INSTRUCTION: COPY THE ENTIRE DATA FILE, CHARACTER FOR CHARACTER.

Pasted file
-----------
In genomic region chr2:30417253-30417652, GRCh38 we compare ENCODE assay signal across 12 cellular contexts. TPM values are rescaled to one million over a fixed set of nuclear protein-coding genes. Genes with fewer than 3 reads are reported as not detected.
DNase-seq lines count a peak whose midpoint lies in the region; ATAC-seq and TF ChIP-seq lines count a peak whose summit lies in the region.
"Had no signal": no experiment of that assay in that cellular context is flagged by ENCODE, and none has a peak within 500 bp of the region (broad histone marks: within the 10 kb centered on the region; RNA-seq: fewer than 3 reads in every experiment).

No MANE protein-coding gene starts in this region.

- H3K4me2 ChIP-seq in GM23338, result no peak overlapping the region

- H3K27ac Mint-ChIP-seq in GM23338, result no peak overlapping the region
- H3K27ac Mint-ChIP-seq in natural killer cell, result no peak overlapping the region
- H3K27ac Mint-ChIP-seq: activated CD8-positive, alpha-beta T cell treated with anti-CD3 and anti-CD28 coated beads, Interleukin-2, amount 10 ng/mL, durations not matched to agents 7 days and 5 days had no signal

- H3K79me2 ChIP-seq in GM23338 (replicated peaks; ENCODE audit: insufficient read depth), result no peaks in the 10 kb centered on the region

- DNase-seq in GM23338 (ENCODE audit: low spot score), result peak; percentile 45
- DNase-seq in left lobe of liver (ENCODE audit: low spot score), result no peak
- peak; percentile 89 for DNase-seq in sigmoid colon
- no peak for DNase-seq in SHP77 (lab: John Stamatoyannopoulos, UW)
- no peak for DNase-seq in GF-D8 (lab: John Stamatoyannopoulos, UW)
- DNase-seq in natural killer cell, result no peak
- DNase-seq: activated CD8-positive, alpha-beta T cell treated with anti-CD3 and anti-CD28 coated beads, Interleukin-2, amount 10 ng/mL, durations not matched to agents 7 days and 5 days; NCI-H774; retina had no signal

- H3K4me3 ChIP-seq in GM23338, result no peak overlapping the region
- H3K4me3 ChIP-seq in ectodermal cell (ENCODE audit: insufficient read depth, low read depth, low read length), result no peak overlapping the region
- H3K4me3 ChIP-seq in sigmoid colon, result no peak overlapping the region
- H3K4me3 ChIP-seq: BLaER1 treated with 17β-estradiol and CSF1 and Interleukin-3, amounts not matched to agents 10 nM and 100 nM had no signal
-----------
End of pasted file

In genomic region chr2:30417253-30417652, GRCh38 we compare ENCODE assay signal across 12 cellular contexts. TPM values are rescaled to one million over a fixed set of nuclear protein-coding genes. Genes with fewer than 3 reads are reported as not detected.
DNase-seq lines count a peak whose midpoint lies in the region; ATAC-seq and TF ChIP-seq lines count a peak whose summit lies in the region.
"Had no signal": no experiment of that assay in that cellular context is flagged by ENCODE, and none has a peak within 500 bp of the region (broad histone marks: within the 10 kb centered on the region; RNA-seq: fewer than 3 reads in every experiment).

No MANE protein-coding gene starts in this region.

- H3K4me2 ChIP-seq in GM23338, result no peak overlapping the region

- H3K27ac Mint-ChIP-seq in GM23338, result no peak overlapping the region
- H3K27ac Mint-ChIP-seq in natural killer cell, result no peak overlapping the region
- H3K27ac Mint-ChIP-seq: activated CD8-positive, alpha-beta T cell treated with anti-CD3 and anti-CD28 coated beads, Interleukin-2, amount 10 ng/mL, durations not matched to agents 7 days and 5 days had no signal

- H3K79me2 ChIP-seq in GM23338 (replicated peaks; ENCODE audit: insufficient read depth), result no peaks in the 10 kb centered on the region

- DNase-seq in GM23338 (ENCODE audit: low spot score), result peak; percentile 45
- DNase-seq in left lobe of liver (ENCODE audit: low spot score), result no peak
- peak; percentile 89 for DNase-seq in sigmoid colon
- no peak for DNase-seq in SHP77 (lab: John Stamatoyannopoulos, UW)
- no peak for DNase-seq in GF-D8 (lab: John Stamatoyannopoulos, UW)
- DNase-seq in natural killer cell, result no peak
- DNase-seq: activated CD8-positive, alpha-beta T cell treated with anti-CD3 and anti-CD28 coated beads, Interleukin-2, amount 10 ng/mL, durations not matched to agents 7 days and 5 days; NCI-H774; retina had no signal

- H3K4me3 ChIP-seq in GM23338, result no peak overlapping the region
- H3K4me3 ChIP-seq in ectodermal cell (ENCODE audit: insufficient read depth, low read depth, low read length), result no peak overlapping the region
- H3K4me3 ChIP-seq in sigmoid colon, result no peak overlapping the region
- H3K4me3 ChIP-seq: BLaER1 treated with 17β-estradiol and CSF1 and Interleukin-3, amounts not matched to agents 10 nM and 100 nM had no signal